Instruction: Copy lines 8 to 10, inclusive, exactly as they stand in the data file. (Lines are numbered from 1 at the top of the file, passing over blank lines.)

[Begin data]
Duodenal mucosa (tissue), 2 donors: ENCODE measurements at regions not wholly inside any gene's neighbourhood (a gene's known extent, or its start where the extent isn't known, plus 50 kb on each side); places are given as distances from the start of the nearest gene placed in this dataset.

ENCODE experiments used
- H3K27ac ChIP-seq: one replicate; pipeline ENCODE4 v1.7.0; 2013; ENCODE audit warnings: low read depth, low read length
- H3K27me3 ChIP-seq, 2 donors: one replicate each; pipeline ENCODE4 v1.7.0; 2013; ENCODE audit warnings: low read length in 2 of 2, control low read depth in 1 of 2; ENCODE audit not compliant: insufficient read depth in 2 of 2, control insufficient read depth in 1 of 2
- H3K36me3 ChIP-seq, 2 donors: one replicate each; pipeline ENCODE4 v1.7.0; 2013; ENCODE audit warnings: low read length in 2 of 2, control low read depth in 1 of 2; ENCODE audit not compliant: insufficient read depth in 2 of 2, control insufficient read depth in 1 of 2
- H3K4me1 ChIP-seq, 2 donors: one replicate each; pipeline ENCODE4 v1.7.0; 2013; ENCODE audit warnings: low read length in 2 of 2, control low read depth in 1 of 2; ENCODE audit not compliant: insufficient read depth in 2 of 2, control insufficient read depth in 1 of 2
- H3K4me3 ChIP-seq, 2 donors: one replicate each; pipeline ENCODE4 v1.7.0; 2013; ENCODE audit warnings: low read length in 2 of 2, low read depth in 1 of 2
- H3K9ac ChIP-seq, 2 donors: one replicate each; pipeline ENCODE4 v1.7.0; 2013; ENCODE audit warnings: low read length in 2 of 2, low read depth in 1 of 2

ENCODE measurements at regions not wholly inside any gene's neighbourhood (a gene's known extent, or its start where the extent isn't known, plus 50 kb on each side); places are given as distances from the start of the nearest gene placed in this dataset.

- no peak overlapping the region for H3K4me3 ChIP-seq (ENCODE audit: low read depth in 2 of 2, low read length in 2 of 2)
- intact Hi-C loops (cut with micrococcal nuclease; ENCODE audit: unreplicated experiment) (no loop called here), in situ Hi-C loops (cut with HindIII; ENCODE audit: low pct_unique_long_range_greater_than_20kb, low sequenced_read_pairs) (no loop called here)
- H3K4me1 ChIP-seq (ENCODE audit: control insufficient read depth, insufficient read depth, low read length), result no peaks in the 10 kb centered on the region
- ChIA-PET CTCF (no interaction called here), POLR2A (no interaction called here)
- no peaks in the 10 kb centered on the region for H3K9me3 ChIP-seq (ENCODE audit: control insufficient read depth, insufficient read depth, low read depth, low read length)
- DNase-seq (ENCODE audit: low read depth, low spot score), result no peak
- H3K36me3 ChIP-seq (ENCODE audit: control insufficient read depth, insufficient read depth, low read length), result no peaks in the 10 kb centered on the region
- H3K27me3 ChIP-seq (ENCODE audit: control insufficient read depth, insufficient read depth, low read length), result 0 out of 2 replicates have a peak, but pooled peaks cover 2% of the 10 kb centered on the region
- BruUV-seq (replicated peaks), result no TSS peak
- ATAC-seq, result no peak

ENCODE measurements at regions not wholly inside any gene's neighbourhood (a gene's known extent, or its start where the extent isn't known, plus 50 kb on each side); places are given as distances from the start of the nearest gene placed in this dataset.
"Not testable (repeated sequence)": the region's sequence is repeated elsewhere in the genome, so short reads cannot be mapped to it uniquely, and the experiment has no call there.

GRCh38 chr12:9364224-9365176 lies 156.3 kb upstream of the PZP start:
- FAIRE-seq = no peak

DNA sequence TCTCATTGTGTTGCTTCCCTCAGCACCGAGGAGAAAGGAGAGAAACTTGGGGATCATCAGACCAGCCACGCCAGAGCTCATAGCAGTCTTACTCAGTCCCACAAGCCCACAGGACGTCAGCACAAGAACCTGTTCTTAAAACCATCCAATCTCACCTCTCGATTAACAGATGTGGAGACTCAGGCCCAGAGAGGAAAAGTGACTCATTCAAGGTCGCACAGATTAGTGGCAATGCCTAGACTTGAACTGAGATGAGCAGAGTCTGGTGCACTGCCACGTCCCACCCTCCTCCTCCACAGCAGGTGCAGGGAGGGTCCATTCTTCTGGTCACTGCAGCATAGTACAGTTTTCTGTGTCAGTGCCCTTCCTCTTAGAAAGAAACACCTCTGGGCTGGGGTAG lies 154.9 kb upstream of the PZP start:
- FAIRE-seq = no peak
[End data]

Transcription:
- H3K9ac ChIP-seq, 2 donors: one replicate each; pipeline ENCODE4 v1.7.0; 2013; ENCODE audit warnings: low read length in 2 of 2, low read depth in 1 of 2

ENCODE measurements at regions not wholly inside any gene's neighbourhood (a gene's known extent, or its start where the extent isn't known, plus 50 kb on each side); places are given as distances from the start of the nearest gene placed in this dataset.

- no peak overlapping the region for H3K4me3 ChIP-seq (ENCODE audit: low read depth in 2 of 2, low read length in 2 of 2)